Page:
February 15, 2016|By Steve Hobbs| Wildlife


PART ONE

So, birdwatchers are strange. I mean that with all due respect and tremendous affection, but they are. They go to extraordinary lengths and considerable expense for a fleeting glimpse of some esoteric bird. Their enthusiasm is remarkable, their optimism unassailable and I deeply enjoy being in their company.

If you are a birder, there is a place in the remote forests of northern Minnesota that you have undoubtedly heard of: Sax-Zim Bog (“Sax” and “Zim” are the two very small villages within the bog). Few others know of this place, unless you remember its mention in the 2013 major motion picture about obsessed birdwatchers titled The Big Year, starring Steve Martin, Jack Black and Owen Wilson.

Sax-Zim Bog looks like much of northern Minnesota, with huge expanses of spruce trees interrupted by open tamarack bogs. It’s enormous. As far as the eye can see in any direction are trees, wetlands, trees, and more wetlands. 

Sax-ZimWildlife Minnesota SparkyStensaas 018Huge expanses of spruce trees and open tamarack bogs fill the enormous Sax-Zim Bog. Photo by Sparky Stensaas.

But the seeming sameness of Sax-Zim Bog with its surroundings is an illusion. For reasons that birds know and scientists can only speculate, every winter Sax-Zim Bog becomes the southernmost haven for boreal bird species from Canada, most notably large owls. Snowy Owls, Northern Hawk Owls and the incredible Great Gray Owls congregate in the bogs of Sax-Zim every winter, drawing thousands of birdwatchers from all over the world to see these birds despite the bitter cold. 

Sax-ZimWildlife Minnesota SparkyStensaas 006A Great Gray Owl glides silently while hunting in the Sax-Zim Bog. Photo by Sparky Stensaas.

Sax-ZimWildlife Minnesota SparkyStensaas 019Intrepid birdwatchers flock to Sax-Zim Bog to view more than 240 bird species that take refuge here. The 9th Annual Sax Zim Bog Winter Birding Festival was held February 12-14, 2016. Photo by Sparky Stensaas.

Yet, for all its austere beauty and its attraction to so many birds and birders, Sax-Zim Bog’s vast ecological integrity and vitality was seriously threatened by the system of drainage ditches that had been constructed over the decades in futile efforts to drain the bog for agricultural pursuits.

To protect this amazing and unique region, The Conservation Fund and our partners had to address and overcome historical, cultural and regulatory challenges.

In ambitious efforts to make the land more productive, early Minnesota settlers shaped the land through extensive logging operations and attempts to mine and drain the peat. Those ditches have been pumping water out of Sax-Zim Bog for decades, slowly bleeding the bog of the water that maintains the peatlands and its associated habitat. Once the peat dries up, it is no longer viable for the spruce and tamarack trees that are essential for the birds, as well as the moose that find Sax-Zim Bog as one of their last refuges in northern Minnesota.  

Sax-ZimWildlife Minnesota SparkyStensaas 013The Sax-Zim Bog is one of the last refuges for moose in northern Minnesota. Photo by Sparky Stensaas.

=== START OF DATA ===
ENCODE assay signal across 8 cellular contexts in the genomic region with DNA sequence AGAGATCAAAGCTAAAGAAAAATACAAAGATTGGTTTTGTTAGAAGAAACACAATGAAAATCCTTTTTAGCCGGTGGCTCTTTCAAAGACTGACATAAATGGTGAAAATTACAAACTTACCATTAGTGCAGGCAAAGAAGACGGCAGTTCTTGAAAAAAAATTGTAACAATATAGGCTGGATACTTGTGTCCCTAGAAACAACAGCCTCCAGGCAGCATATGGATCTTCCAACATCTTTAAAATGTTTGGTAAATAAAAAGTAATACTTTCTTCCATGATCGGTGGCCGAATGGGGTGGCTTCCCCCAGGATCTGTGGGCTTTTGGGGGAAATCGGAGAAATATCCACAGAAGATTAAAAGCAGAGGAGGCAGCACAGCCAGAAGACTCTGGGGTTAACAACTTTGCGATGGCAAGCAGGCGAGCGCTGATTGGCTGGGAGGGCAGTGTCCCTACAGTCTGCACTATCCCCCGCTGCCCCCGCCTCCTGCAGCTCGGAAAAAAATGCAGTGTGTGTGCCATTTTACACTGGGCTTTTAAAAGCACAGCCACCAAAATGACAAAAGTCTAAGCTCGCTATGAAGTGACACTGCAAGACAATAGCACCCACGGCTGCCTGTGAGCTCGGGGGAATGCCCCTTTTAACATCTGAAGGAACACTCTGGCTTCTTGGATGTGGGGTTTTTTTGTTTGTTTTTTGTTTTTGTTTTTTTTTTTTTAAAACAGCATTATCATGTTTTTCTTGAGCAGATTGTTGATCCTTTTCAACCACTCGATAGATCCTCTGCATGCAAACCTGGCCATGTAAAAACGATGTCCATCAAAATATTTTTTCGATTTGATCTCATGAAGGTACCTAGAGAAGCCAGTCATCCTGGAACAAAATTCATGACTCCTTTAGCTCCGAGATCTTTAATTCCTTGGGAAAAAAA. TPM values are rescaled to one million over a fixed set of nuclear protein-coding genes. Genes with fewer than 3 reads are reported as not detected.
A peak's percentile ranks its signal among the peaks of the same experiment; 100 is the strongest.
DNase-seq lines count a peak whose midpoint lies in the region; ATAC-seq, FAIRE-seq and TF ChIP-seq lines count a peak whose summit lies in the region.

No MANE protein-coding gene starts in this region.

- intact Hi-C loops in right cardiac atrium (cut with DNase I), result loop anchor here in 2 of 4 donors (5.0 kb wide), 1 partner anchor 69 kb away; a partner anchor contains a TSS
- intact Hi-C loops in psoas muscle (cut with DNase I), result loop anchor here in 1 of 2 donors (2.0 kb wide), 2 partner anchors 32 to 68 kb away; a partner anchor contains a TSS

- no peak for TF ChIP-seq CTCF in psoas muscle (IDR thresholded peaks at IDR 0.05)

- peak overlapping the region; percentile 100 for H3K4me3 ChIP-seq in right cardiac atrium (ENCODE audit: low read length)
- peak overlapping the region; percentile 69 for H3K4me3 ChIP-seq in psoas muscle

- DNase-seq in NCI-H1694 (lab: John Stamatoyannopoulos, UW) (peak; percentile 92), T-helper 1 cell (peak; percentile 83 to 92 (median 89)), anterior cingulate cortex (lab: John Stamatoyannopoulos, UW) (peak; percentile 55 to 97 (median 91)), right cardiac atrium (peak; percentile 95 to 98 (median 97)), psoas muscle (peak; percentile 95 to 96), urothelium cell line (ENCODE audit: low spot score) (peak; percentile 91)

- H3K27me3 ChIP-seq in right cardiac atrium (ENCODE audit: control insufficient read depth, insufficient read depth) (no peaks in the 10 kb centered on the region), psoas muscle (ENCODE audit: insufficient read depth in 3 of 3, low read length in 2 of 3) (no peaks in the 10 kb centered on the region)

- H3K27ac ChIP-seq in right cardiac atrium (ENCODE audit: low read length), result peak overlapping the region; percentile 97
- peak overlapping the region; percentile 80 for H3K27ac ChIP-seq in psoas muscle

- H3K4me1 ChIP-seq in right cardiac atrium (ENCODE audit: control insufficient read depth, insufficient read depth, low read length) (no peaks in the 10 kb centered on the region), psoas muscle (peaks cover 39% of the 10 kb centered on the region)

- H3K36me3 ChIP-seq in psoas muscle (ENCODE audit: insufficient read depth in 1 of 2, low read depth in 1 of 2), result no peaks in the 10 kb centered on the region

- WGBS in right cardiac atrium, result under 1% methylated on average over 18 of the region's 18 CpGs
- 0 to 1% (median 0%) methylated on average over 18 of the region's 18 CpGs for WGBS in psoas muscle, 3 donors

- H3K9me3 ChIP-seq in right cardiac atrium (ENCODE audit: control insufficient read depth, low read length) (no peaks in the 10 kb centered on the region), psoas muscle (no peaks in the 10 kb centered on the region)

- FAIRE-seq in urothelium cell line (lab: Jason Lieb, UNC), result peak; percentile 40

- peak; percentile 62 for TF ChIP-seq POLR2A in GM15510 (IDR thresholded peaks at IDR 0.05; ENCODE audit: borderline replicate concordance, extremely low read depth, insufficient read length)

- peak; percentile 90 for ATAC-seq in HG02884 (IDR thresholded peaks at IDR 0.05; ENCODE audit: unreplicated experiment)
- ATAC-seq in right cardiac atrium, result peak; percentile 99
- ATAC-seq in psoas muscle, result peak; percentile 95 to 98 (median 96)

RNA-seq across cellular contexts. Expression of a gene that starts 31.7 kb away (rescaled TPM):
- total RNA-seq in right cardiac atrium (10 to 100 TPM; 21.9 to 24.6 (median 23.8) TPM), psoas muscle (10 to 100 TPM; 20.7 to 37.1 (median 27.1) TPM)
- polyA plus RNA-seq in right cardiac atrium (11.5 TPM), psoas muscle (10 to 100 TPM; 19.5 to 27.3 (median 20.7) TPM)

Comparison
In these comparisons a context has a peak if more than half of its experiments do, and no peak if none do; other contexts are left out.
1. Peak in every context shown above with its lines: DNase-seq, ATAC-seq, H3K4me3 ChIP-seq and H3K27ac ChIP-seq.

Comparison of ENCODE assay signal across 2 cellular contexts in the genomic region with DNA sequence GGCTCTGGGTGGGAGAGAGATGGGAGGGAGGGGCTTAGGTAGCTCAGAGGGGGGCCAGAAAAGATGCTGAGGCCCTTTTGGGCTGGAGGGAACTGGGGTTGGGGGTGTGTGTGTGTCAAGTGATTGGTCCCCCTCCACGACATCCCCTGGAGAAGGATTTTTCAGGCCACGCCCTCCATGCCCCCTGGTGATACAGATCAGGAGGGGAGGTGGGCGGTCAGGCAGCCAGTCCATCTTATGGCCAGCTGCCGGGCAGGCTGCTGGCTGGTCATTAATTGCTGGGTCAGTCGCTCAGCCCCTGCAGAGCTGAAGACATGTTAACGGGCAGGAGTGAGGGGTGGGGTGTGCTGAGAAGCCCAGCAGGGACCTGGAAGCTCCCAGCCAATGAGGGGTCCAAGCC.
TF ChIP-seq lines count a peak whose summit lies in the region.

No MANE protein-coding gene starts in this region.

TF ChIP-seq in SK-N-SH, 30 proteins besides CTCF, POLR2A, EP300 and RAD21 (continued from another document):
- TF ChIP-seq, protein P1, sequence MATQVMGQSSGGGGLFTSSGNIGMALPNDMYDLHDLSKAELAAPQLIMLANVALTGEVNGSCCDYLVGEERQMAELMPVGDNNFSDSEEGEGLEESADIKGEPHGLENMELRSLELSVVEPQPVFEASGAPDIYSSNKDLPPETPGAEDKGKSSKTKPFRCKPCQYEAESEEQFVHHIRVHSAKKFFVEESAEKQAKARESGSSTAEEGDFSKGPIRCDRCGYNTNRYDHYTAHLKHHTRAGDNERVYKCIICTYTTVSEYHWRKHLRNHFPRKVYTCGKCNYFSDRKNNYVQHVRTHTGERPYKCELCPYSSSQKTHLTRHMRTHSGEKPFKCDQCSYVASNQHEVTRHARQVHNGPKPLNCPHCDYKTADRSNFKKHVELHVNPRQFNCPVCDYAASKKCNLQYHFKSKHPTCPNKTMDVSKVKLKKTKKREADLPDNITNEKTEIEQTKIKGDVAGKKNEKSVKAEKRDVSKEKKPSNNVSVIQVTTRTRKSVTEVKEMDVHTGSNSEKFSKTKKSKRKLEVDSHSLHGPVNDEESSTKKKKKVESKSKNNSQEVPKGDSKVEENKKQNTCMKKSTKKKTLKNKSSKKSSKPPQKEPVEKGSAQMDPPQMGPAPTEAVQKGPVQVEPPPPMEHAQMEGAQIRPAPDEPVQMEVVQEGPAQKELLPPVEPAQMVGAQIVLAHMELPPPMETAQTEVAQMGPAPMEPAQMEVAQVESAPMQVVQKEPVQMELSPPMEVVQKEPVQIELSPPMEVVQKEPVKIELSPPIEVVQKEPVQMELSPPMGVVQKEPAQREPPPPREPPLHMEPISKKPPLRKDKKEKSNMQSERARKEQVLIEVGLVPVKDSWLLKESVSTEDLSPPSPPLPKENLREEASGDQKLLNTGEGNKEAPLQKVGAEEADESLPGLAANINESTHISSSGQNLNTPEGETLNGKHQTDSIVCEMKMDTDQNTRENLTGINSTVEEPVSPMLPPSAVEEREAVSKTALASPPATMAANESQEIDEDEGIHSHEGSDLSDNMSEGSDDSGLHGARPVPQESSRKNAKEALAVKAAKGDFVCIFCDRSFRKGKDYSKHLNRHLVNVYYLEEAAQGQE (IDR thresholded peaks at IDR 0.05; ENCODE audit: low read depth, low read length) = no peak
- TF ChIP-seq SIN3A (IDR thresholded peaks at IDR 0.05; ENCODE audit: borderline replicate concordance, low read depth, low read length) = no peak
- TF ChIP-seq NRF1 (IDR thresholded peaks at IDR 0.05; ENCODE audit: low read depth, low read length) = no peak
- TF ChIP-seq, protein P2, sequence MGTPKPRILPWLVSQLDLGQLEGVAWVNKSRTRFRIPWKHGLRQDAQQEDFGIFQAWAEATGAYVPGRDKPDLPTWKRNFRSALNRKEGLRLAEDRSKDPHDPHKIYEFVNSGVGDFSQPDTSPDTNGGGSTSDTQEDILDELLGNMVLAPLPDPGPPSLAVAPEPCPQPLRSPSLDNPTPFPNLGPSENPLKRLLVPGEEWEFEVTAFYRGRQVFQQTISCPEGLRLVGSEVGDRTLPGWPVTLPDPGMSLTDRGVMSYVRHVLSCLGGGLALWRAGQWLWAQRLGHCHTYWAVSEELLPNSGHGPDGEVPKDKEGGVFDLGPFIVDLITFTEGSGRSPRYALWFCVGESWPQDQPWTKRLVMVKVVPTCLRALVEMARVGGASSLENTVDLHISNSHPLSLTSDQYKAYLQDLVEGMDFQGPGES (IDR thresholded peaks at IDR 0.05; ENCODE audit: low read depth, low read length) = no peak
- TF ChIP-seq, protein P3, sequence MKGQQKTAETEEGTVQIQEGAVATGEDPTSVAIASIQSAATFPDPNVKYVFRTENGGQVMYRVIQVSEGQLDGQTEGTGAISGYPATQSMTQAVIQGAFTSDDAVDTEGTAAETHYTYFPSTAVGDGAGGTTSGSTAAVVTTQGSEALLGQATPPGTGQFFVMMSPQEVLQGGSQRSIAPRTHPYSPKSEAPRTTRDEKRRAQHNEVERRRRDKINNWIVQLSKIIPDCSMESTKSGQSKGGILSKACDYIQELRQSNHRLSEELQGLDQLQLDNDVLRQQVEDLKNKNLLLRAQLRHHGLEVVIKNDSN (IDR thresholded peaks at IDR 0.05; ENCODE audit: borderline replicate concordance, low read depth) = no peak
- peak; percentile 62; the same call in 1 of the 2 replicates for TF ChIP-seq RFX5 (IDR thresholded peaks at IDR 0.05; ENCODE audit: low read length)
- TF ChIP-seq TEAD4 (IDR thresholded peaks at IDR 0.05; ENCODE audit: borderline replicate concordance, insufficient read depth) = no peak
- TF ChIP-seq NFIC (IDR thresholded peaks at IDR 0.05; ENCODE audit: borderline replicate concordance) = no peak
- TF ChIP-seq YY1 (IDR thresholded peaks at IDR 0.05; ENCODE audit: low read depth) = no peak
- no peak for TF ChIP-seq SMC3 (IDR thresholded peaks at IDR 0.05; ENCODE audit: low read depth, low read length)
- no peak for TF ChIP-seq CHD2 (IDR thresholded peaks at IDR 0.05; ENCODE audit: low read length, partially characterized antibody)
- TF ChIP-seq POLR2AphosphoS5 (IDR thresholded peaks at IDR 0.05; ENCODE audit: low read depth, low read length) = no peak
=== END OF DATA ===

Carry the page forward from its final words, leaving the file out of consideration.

In response to this damage, Minnesota’s land and water conservation agencies had identified Sax-Zim Bog as a potential site for what is known as a “wetland mitigation bank.” These banks offer credits for purchase by entities—typically developers who are impacting other wetlands by their activities—to mitigate their damage. Regulatory agencies determine how many acres of restored wetlands can suffice as mitigation for their projects’ environmental damage. Sax-Zim Bog, with more than 40,000 acres of the most severely impacted peatlands in Minnesota, was a real prize to target for restoration. Wonderful. However, no one had a clue nor had even attempted peatland restoration on this scale.

A particularly complicated challenge was working within the peculiar system of land ownership in northern Minnesota, where most of the land is owned by 3 entities: the state’s School Trust, the state of Minnesota, and forest product companies. The School Trust in Minnesota owns more than 2.2 million acres, and this land is held to generate revenue for Minnesota schools. Northern Minnesota also has an enormous amount of tax-forfeited lands that have reverted to state ownership after property owners failed to pay their property taxes. The state holds these lands in trust for the county in which the land parcels reside. The counties are then expected to manage these lands, with the revenue going back to the respective county. St. Louis County—where Sax-Zim is located—has more than 900,000 acres of tax-forfeit lands alone. That’s a land area nearly 1.5 times the size of Rhode Island. Finally, forest product companies own many parcels and the largest one is seeking to sell much of its scattered holdings. The result? These three ownerships constitute a jumble of parcels that are randomly distributed and, for the most part, don’t serve the respective goals of any of the three.

Could a sensible and holistic land use plan for this ecological expanse be found despite the fragmentation of the land? Could the deep scars that still checkerboard the Sax-Zim Bog landscape ever begin to heal?  The Conservation Fund and its partners devised a plan to do just that…

Check back on Thursday for details on the Fund’s success in facilitating the largest land exchange in Minnesota history!